I know we promised you webcomics earlier this month, but you’ll have to forgive us. Webcomics creators are largely doing a lot of work they aren’t getting paid for, so they’re all pretty busy.
Josh Neufeld, the creator of A.D.: New Orleans After the Deluge, took on a subject near and dear to my heart. I went to college in New Orleans, and though I left before Hurricane Katrina hit, I still consider New Orleans a huge part of me and my life. I appreciate someone taking on the stories of diverse New Orleans voices and presenting them in a new, creative and compelling manner. In addition to the comic, which will be published in print form soon as well, there are audio and video podcasts on the site and plenty of other supplemental materials, showcasing the possibilities for comics on the Web. Please check out A.D.–it gets my sincerest endorsement.
Josh took a few minutes to give me some answers about A.D. and about webcomics in general, so please, read on!
Blog@: Can you tell Newsarama readers a bit about A.D. and how you decided to do this story? What’s your connection to New Orleans?
Josh Neufeld: A.D.: New Orleans After The Deluge is about escaping and surviving Hurricane Katrina — and what happens next in the lives of a cross-section of Crescent City residents. It tells the story of Katrina and its aftermath from the perspective of real people still dealing with the storm each and every day. A two-part prologue sets the scene and shows the storm. In chapter one, I introduce A.D.‘s characters, who include a sixth-generation New Orleanian with a Master’s Degree in counseling; a medical man-about-town based in the French Quarter; an Iranian-born owner of a family-run supermarket; the teenage son of a pastor from New Orleans East; and a twenty-something music ‘zine publisher and his girlfriend.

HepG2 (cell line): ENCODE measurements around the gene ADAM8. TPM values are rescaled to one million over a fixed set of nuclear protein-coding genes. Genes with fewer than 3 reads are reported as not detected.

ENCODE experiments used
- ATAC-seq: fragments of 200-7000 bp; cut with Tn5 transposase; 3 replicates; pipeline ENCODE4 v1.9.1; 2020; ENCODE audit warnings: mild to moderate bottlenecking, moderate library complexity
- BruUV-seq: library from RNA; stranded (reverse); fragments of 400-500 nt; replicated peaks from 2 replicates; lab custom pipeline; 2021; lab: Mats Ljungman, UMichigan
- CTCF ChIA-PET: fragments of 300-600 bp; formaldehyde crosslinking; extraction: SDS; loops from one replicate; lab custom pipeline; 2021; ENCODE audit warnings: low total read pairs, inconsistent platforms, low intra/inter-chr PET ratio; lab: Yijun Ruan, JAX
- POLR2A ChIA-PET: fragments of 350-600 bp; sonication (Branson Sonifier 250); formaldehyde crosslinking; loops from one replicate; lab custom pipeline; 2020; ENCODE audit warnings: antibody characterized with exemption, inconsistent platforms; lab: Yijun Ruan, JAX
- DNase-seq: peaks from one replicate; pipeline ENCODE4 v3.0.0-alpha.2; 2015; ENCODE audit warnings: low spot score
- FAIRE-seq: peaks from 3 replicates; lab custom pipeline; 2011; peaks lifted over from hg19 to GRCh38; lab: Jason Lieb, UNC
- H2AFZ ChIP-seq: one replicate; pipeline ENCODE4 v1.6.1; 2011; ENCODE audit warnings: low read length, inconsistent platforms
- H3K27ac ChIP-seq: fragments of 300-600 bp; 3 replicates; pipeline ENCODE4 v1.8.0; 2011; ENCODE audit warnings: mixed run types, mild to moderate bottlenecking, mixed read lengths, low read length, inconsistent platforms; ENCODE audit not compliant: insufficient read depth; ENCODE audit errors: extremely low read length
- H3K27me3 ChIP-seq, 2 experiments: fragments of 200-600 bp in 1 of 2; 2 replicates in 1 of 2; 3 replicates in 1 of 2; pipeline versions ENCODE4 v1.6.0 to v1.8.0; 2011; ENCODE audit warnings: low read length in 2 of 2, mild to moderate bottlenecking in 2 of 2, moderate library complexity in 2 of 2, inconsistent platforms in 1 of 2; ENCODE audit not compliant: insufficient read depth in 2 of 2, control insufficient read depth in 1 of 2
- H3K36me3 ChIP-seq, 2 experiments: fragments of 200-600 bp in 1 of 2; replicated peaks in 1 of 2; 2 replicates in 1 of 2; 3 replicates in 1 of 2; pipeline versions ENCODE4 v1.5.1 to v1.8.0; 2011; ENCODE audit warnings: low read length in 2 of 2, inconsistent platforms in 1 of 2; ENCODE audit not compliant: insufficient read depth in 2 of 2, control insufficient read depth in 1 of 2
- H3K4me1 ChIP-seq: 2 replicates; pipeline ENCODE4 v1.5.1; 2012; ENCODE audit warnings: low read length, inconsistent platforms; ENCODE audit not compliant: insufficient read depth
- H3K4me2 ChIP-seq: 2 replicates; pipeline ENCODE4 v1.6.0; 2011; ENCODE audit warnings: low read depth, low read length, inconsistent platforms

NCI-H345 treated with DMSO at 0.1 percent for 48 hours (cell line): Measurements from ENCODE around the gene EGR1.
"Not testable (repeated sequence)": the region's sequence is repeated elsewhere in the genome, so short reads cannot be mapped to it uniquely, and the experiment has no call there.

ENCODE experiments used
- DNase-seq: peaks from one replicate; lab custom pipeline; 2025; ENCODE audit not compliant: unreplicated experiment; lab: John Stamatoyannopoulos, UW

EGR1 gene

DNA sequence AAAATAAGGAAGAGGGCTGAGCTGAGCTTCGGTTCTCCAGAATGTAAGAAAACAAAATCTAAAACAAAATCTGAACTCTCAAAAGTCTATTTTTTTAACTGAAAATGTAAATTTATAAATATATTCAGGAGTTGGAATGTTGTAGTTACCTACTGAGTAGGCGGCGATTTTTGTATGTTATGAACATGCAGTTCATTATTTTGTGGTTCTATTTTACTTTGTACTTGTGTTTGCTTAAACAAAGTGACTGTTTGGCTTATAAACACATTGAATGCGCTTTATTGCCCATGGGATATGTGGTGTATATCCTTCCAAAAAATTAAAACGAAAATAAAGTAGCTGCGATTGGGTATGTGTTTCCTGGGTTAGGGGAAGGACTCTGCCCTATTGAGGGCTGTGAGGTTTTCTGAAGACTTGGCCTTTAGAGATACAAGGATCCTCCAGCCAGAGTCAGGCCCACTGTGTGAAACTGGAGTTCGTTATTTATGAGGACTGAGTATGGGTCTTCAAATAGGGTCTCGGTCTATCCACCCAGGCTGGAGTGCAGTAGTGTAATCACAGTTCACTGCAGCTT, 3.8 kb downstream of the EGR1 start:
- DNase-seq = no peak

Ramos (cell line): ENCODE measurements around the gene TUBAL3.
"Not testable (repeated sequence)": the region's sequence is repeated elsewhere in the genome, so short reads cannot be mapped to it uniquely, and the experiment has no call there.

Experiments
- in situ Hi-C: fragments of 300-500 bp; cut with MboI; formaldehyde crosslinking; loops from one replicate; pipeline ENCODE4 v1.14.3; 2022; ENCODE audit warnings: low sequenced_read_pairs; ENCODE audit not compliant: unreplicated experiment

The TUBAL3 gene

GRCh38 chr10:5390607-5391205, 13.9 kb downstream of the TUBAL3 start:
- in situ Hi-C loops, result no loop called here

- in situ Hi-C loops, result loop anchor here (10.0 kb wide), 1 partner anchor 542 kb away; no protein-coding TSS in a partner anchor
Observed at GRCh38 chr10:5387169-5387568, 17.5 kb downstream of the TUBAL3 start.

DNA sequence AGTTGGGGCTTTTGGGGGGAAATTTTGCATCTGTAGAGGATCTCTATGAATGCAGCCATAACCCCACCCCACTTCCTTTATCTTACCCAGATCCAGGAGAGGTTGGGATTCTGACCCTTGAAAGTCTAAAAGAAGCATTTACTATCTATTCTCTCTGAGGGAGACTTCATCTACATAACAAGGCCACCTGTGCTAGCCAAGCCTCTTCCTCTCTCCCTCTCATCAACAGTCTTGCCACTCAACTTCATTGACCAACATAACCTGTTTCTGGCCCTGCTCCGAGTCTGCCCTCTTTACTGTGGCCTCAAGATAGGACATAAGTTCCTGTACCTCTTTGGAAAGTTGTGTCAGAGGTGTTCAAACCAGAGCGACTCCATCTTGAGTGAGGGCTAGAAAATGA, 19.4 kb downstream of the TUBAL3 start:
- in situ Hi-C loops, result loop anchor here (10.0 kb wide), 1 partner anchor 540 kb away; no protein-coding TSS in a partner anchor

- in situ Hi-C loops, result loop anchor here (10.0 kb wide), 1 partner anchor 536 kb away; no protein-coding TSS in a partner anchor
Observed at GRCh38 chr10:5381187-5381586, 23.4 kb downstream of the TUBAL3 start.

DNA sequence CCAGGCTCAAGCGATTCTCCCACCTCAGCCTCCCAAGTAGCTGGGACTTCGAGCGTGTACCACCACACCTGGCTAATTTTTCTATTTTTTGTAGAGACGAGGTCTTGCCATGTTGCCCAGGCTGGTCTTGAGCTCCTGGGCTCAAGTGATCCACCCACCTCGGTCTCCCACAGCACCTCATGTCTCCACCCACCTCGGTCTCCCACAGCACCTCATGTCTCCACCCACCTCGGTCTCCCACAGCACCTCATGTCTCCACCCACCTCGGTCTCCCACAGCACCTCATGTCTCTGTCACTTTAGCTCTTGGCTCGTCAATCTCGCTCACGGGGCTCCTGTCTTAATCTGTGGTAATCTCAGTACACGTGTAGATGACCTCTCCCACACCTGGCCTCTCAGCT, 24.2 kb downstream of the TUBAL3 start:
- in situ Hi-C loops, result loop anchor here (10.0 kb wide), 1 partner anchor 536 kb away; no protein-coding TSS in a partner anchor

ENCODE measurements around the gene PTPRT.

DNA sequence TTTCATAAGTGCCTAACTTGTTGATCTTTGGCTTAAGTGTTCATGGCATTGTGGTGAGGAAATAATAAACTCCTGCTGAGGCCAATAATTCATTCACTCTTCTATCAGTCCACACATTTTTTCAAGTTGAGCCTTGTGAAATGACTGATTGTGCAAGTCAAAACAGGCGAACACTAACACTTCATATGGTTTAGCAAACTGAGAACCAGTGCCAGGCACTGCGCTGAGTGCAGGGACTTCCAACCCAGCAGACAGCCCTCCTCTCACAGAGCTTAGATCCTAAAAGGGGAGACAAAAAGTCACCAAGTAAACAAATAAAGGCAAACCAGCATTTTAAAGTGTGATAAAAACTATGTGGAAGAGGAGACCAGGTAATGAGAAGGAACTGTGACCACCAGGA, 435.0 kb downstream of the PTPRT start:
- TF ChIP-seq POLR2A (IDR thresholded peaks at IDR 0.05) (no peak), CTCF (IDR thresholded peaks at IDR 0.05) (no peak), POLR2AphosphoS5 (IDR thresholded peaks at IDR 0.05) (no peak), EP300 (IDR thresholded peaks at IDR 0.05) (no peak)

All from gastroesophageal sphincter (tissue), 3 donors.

The complete A.D. webcomic — the 2-part prologue, 13 chapters, and an epilogue — is hosted on the SMITH Magazine website, which also features audio & video interviews with the real subjects, a Hurricane Katrina resource list, and an active blog. We also do something pretty unique in the webcomic, which is provide links throughout the comic to podcasts, YouTube videos, archived hurricane tracking reports, and even personal details like The Doctor’s favorite mixed drink recipes. So as you’re paging through the story and you see a link, you can follow it to find out more about the character or event I’m portraying. It’s like “American Splendor 2.0″!
Before Katrina, I had very little personal connection to New Orleans, other than the fact that my wife and I had visited the city for about a week in 2003. Then, when the hurricane hit, I was so affected by the tragedy that I volunteered with the Red Cross. Before I knew, I had been trained in disaster response and was deployed to the Gulf Coast. Six weeks after the storm, I landed in Biloxi, Mississippi (about 50 miles from New Orleans), where I worked for three weeks on an Emergency Relief Vehicle, bringing hot meals to affected residents of the area. While there, I got a chance to see the devastation the storm wrought not only on New Orleans but the whole region. It was quite shocking.
Blog@: I think the story of Hurricane Katrina is one that has much more impact when told with visuals, but can you tell us more about how you found the stories used in A.D. and the difficulties of adapting true stories?